Big Buck 411 Blog

Grunt Three Times

Grunt Three Times

By Mike Handley

If a bowhunter grunts in a forest and a buck is around to hear it, does that mean it’s working?

If Austin Nord wasn’t already a fan of grunt calls prior to Oct. 5, 2017, he’s now a firm believer. The 25-year-old from Bloomington, Illinois, credits deerspeak with drawing an incredible 31-pointer to his arrow that day.

Austin hunted Oct. 1, opening day of the Land of Lincoln’s archery season, but work kept him out of the woods for the next three days. On Thursday, he left his father’s construction business early and headed to the family farm in McClean County.

When he arrived at close to 3 p.m., he rode his four-wheeler about halfway to the strip of trees he planned to hunt, and then he walked the final 200 to 250 yards to his stand.

Austin saw nothing until 5:30, when two small bucks – a basket-racked 8- and 6-pointer – entered the hay field 100 yards away and began butting heads and eating.

“They weren’t really fighting; just messing around,” he said.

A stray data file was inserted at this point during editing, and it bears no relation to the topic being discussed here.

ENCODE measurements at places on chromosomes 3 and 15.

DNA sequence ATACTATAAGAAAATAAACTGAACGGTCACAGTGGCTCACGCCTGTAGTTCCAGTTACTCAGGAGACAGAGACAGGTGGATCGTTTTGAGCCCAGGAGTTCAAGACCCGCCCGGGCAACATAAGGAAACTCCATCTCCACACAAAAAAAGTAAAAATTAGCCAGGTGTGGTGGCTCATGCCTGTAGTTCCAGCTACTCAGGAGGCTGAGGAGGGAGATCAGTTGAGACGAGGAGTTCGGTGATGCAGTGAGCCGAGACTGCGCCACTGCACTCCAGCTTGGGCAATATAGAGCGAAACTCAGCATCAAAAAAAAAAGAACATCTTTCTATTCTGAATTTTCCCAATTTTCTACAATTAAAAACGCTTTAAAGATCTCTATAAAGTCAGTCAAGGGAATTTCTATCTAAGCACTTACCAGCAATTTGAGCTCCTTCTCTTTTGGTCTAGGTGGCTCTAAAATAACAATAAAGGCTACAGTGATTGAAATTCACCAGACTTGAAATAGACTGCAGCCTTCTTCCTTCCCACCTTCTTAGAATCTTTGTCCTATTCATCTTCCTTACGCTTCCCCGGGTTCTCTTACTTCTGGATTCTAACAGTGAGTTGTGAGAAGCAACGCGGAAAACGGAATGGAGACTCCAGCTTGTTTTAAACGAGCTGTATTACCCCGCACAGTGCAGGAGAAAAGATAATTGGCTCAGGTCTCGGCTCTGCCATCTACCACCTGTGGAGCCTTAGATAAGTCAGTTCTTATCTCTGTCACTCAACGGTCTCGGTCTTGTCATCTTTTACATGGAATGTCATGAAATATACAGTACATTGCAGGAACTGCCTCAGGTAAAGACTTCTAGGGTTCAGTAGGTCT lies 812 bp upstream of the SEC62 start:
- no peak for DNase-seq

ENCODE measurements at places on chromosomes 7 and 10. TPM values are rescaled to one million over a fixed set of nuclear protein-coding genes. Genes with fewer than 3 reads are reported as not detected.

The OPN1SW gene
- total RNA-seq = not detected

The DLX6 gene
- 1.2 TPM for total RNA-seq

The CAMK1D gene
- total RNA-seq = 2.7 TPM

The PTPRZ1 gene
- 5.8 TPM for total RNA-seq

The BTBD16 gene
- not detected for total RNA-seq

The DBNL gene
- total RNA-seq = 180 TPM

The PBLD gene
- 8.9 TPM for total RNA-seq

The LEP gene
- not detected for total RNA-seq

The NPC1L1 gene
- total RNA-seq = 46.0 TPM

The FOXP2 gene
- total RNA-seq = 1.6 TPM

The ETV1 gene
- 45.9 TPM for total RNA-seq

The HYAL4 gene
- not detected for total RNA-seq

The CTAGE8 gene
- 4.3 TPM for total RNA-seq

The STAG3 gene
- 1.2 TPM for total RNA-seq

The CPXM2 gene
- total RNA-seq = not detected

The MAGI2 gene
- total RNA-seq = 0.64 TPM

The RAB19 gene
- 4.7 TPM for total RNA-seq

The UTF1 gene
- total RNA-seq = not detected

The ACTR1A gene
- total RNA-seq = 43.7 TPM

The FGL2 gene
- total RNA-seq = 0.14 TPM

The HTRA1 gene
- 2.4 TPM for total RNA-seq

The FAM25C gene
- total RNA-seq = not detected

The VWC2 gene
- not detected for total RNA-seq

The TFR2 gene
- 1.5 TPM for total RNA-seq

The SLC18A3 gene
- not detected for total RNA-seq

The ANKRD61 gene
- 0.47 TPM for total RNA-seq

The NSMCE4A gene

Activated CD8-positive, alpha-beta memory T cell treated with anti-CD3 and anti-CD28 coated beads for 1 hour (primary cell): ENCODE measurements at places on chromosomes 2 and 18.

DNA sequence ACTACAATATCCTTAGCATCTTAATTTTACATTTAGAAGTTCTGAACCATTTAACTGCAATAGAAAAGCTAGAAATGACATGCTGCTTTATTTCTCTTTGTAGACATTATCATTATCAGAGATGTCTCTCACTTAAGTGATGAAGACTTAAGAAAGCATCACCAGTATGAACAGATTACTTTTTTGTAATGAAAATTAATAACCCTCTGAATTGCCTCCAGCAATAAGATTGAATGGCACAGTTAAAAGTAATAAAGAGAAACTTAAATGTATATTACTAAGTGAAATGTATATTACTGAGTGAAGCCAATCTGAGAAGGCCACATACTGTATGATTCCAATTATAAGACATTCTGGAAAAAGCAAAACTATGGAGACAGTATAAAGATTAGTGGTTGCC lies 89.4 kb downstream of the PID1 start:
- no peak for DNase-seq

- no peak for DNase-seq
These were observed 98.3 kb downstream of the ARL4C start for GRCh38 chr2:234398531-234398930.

Ten minutes after they left, Austin grunted three times.

“I wanted to see if I could get them or something else to come back out,” he said. “Not more than five minutes later, I heard a stick break.”

An enormous buck had snuck to within 20 yards of Austin’s tree, apparently looking for the other deer it heard.

“It was about five steps away from being out of my shooting lane,” he said. “While it was walking, I grabbed my Bowtech. Actually, I stopped the deer – with a loud ‘merrrr’ – before I even had my bow in hand.

“I had no idea how big it was. I just saw a bunch of points,” he added.

The humongous deer ran for about 30 yards after first arrow smacked it.

“I got a second arrow in it, but I don’t know how. My pin was floating all around: up, down, left and right. I guess I finally got it stopped long enough to release,” he said.

At the second hit, the big whitetail ran another 15 yards and disappeared.

The buck was neither aged nor weighed, but Austin says it probably would’ve tipped the scales at 260 or 270 pounds, field-dressed. The antlers haven’t been officially taped, but preliminary estimates put it in the 241-inch range.

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Copyright 2017 by Buckmasters, Ltd.

Copyright 2017 by Buckmasters, Ltd